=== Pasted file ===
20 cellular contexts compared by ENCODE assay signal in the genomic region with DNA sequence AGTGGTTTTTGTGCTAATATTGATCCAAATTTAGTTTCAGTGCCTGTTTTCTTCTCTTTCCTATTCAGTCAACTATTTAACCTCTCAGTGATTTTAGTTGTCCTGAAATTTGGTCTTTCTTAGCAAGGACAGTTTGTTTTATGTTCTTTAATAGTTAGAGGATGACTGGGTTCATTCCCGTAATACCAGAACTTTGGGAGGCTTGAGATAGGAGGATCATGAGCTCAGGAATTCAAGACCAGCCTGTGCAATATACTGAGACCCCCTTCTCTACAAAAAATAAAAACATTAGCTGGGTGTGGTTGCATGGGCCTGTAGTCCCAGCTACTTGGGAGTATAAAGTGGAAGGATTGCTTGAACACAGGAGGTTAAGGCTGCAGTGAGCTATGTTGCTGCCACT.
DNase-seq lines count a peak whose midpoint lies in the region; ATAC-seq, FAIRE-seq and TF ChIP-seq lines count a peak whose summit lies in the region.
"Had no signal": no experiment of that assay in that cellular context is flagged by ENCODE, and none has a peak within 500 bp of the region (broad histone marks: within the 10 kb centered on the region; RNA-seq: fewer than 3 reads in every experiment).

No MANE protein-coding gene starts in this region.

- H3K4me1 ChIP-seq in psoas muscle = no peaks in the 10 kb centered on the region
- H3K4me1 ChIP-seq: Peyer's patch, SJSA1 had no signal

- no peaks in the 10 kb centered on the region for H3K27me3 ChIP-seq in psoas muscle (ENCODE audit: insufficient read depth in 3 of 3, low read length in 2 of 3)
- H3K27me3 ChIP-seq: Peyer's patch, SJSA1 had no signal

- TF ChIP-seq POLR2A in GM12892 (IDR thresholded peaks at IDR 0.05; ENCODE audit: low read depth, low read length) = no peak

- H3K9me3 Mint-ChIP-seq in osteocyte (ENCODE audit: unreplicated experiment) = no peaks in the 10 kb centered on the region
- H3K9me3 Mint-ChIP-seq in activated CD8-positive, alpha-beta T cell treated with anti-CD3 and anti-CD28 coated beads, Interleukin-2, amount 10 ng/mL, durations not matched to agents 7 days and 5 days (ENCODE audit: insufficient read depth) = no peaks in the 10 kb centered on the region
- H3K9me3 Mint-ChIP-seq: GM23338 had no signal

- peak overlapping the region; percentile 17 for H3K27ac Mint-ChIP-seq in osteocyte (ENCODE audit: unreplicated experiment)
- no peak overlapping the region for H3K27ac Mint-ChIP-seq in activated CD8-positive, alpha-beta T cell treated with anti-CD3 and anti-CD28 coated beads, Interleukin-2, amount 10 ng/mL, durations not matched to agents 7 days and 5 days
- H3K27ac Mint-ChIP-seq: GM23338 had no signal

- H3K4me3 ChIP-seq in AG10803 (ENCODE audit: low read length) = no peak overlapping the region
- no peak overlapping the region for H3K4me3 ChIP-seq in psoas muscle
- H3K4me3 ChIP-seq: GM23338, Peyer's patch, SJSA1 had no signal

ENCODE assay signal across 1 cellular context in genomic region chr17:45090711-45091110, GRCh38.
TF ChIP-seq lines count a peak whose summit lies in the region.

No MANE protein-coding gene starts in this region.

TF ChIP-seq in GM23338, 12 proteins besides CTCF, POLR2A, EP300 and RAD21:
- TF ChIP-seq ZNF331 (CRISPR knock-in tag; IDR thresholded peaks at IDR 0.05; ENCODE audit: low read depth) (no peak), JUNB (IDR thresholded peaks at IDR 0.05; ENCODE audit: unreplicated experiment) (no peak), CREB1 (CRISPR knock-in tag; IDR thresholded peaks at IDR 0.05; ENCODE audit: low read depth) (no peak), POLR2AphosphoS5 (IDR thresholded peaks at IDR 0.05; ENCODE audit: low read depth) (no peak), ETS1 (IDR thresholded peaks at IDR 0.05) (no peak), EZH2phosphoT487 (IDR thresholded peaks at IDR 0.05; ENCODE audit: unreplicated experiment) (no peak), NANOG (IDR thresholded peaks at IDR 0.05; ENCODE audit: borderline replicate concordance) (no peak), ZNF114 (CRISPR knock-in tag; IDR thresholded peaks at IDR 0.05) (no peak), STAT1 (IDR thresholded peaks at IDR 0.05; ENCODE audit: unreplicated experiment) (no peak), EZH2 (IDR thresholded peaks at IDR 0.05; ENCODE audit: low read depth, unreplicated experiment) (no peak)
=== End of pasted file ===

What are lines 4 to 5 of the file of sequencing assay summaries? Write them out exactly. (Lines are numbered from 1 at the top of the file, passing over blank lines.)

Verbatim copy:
No MANE protein-coding gene starts in this region.

- H3K4me1 ChIP-seq in psoas muscle = no peaks in the 10 kb centered on the region